Over the past week, pro-Beijing newspapers Wen Wei Po and Ta Kung Pao, and a number of pro-establishment heavyweights — such as deputy director of the Basic Law Committee Elsie Leung Oi-sie, her committee colleague Maria Tam Wai-chu, member of the NPC Standing Committee Rita Fan Hsu Lai-tai, and Secretary for Justice Rimsky Yuen Kwok-keung — have rallied to the defense of Zhang.

They urged the public not to read too much into his words, and clarified that although Hong Kong is not a sovereign state, independence of the local legislature and the judiciary is guaranteed under the Basic Law.

Apparently, Zhang was deliberately trying to stir up controversy with his provocative words, and his move has already caused grave public concern. Now it’s time for the government to step forward and set the record straight.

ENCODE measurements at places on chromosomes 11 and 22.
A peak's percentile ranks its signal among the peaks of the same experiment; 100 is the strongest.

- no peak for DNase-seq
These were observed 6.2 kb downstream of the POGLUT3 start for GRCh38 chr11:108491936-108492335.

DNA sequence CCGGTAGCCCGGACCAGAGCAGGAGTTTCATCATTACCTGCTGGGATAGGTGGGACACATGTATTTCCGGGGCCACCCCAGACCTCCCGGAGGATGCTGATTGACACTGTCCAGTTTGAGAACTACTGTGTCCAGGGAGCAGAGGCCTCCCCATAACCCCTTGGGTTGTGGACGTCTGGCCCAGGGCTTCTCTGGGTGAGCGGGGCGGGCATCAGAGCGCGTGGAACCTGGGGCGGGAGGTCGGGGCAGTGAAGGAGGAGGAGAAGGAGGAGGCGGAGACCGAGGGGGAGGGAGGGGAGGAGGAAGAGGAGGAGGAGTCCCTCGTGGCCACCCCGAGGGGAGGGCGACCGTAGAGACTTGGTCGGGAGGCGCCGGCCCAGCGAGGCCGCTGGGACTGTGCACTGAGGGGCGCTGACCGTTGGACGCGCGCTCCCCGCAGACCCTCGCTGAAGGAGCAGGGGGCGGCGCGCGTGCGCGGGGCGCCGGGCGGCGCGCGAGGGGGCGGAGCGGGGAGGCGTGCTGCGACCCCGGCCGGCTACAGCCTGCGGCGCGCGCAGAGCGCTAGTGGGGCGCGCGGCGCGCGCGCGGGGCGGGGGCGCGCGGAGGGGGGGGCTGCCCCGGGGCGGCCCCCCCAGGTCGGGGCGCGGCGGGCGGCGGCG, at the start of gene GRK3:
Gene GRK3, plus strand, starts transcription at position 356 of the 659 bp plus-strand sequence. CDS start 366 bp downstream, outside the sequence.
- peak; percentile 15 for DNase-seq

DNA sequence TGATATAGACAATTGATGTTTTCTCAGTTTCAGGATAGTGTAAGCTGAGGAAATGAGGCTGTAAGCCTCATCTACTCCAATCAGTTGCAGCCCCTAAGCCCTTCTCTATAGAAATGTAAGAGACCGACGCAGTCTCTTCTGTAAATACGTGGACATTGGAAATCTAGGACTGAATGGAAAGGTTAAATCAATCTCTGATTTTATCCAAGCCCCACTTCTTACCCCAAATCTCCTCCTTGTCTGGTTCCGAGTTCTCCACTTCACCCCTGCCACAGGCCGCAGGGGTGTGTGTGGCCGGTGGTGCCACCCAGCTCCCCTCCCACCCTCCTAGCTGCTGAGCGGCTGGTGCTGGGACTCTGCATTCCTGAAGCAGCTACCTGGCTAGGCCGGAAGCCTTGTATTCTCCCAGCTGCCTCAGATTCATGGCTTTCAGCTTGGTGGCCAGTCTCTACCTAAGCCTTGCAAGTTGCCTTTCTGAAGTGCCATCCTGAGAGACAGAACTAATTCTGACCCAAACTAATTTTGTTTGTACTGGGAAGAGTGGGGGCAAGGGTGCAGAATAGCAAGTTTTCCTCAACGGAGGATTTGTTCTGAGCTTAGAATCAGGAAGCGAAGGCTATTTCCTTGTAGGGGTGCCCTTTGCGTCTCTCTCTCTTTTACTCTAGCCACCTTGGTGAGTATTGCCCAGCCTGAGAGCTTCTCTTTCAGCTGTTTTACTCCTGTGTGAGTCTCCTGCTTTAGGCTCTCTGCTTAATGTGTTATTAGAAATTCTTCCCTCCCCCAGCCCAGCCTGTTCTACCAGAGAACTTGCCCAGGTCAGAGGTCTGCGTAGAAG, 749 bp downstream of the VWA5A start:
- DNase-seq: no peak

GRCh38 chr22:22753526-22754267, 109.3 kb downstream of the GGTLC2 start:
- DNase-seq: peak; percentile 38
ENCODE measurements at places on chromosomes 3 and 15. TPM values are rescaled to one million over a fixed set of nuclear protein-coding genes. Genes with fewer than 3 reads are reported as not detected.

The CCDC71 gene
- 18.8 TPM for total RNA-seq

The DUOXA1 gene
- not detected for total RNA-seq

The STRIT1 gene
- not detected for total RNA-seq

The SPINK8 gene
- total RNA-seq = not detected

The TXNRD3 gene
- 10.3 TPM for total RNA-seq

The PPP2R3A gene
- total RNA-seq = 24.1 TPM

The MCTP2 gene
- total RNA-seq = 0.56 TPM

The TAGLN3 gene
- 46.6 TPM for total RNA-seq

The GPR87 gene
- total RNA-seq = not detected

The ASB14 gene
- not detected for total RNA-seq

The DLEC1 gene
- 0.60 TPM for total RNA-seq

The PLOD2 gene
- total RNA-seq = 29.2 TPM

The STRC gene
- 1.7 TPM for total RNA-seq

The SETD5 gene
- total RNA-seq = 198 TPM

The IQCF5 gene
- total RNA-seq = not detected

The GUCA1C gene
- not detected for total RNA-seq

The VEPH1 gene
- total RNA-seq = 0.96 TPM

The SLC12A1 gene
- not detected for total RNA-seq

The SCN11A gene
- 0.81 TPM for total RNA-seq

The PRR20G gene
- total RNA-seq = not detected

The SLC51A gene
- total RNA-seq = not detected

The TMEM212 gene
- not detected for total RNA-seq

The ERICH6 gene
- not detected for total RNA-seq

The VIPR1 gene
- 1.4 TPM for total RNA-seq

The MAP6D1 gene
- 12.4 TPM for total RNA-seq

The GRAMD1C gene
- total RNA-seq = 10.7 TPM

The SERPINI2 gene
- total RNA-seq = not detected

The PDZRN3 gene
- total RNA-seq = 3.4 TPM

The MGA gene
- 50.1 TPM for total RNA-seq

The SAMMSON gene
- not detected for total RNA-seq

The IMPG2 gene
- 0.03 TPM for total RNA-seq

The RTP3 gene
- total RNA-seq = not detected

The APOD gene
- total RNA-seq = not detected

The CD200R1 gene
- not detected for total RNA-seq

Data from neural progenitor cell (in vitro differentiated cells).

Intriguingly, however, Chief Secretary Carrie Lam Cheng Yuet-ngor, who, as the second-in-command of the HKSAR, was supposed to offer reassurance to the public over the issue, openly echoed Zhang’s remarks in a high-profile manner immediately after she returned from an official visit to Australia.

Claiming that Zhang hadn’t said anything new, Lam accused the mainland official’s critics of taking issue with him just “for the sake of criticizing”. She added that anyone with even the slightest common sense would never jump to conclusions about Zhang’s remarks like that.